Rotorua locals from a range of industries and interests sat down last night to hear about "The Future of Work" in the region, a two-year research project led by Labour's Grant Robertson.

Mr Robertson, the Labour Party spokesman for employment and finance, told a meeting at the Novotel Rotorua the future of work in the region was changing fast.

"In industries like horticulture, wood processing and manufacturing, automation is set to change the experience of work radically," he said.

"We need to prepare ourselves for these changes, to ensure there is decent work for generations to come. That is the focus of Labour's Future of Work Commission. It is a two-year project to develop the policies and plans needed to give all New Zealanders the confidence to face the rapid changes ahead and take the opportunities arising from them."


The talk also served as an invitation for the meeting to have their input, contributing a uniquely Rotorua perspective towards what will create the Labour policies of the 2017 general election, Rotorua Labour Party spokesman Tamati Coffey said.

"With today's employers, employees, students and teachers no longer best served by policies written in the last millennium, The Future of Work flips the coin on an opposition party's default stance of 'attack', with fresh new thinking and positive directions," he said.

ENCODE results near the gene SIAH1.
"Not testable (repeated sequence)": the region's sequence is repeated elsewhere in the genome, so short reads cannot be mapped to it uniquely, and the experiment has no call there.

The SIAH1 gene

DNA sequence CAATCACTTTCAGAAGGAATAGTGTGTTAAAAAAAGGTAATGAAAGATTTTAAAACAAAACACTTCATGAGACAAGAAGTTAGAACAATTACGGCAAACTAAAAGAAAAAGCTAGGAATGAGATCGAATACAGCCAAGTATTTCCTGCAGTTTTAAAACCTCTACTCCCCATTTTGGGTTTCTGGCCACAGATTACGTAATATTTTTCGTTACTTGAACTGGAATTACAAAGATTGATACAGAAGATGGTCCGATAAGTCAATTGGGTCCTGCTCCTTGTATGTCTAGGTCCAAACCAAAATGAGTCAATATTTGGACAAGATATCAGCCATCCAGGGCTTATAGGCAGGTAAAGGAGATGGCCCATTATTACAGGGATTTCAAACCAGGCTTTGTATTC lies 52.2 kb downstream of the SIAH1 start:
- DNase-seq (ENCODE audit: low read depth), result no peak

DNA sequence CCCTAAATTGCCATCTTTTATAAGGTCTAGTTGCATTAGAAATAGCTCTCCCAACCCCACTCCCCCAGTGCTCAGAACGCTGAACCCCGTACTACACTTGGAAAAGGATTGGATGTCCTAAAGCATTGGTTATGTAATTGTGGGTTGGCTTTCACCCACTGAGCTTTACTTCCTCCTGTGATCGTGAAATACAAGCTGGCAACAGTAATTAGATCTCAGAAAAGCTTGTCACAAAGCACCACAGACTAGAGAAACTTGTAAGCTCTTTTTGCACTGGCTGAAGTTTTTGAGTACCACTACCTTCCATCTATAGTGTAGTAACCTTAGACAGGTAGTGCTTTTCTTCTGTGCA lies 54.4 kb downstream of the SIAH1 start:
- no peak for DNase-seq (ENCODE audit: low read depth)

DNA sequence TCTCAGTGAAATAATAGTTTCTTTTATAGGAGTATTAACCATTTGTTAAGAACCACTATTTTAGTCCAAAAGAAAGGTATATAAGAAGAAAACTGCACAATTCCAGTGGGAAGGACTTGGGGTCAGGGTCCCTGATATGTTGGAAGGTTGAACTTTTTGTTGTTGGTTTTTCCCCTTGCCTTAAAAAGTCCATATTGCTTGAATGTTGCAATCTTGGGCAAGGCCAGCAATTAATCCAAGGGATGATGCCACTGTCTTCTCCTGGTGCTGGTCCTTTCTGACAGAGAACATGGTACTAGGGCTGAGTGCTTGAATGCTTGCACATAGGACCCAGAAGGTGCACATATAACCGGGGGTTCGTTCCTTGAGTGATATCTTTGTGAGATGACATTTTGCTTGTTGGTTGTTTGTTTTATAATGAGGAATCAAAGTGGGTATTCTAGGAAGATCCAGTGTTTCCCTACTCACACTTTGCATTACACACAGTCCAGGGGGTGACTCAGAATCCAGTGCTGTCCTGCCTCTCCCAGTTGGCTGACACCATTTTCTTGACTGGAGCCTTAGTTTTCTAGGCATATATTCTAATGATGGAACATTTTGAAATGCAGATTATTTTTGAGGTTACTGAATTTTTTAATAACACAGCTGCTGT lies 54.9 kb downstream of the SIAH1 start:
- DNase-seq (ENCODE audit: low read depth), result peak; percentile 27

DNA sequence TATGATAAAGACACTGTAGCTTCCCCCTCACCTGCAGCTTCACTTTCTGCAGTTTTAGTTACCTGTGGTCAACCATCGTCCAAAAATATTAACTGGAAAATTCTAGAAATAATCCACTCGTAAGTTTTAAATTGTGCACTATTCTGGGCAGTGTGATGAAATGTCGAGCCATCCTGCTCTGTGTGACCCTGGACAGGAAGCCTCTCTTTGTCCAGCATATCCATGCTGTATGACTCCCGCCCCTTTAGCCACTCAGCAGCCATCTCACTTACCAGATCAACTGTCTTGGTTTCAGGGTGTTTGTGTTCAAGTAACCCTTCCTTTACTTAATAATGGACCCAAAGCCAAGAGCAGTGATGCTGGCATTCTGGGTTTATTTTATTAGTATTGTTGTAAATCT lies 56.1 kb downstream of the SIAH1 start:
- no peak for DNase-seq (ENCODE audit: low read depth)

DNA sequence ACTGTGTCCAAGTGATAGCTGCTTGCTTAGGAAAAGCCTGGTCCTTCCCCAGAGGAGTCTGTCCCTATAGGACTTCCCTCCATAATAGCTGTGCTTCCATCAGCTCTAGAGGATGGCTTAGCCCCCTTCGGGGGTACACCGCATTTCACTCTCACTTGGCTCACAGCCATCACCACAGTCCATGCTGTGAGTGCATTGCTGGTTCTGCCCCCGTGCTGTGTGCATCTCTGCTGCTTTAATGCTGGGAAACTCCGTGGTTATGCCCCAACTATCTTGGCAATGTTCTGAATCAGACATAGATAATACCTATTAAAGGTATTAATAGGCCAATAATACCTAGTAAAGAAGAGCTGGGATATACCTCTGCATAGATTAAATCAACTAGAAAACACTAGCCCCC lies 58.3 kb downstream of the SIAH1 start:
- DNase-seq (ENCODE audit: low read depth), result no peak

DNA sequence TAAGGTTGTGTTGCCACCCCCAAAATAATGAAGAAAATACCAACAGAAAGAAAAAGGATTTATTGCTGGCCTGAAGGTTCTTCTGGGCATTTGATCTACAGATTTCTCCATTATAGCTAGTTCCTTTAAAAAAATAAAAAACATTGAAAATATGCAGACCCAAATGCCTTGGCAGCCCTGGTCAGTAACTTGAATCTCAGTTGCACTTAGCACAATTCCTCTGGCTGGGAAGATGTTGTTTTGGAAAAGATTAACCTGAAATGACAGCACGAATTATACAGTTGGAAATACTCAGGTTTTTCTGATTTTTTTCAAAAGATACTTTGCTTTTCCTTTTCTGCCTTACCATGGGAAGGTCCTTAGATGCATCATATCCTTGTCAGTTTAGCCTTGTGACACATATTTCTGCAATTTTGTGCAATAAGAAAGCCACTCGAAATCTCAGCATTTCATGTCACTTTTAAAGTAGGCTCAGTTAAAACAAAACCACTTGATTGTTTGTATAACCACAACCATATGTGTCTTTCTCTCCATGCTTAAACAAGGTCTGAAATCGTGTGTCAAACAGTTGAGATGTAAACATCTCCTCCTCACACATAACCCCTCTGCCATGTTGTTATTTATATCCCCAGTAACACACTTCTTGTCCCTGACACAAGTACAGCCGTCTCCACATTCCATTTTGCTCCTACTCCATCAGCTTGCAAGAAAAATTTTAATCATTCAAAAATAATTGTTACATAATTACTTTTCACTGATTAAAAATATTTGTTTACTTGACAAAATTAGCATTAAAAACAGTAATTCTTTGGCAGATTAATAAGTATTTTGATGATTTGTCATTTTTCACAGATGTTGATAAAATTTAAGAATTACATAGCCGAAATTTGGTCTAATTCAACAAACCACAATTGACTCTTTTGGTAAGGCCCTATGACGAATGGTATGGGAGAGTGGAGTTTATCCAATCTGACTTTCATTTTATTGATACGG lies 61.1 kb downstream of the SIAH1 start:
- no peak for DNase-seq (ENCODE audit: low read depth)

"What Labour is doing is starting with a blank piece of paper, looking at the technological workplaces of tomorrow and asking how we can meet their needs.

"How can we skill our children to benefit from tomorrow's arrival, and how can we protect, support and retrain those workers threatened by the fact 46 per cent of jobs are expected to be automated within two decades."

Mr Coffey said having community feedback, regardless of political belief, as exciting as the ideas and questions presented on the night.

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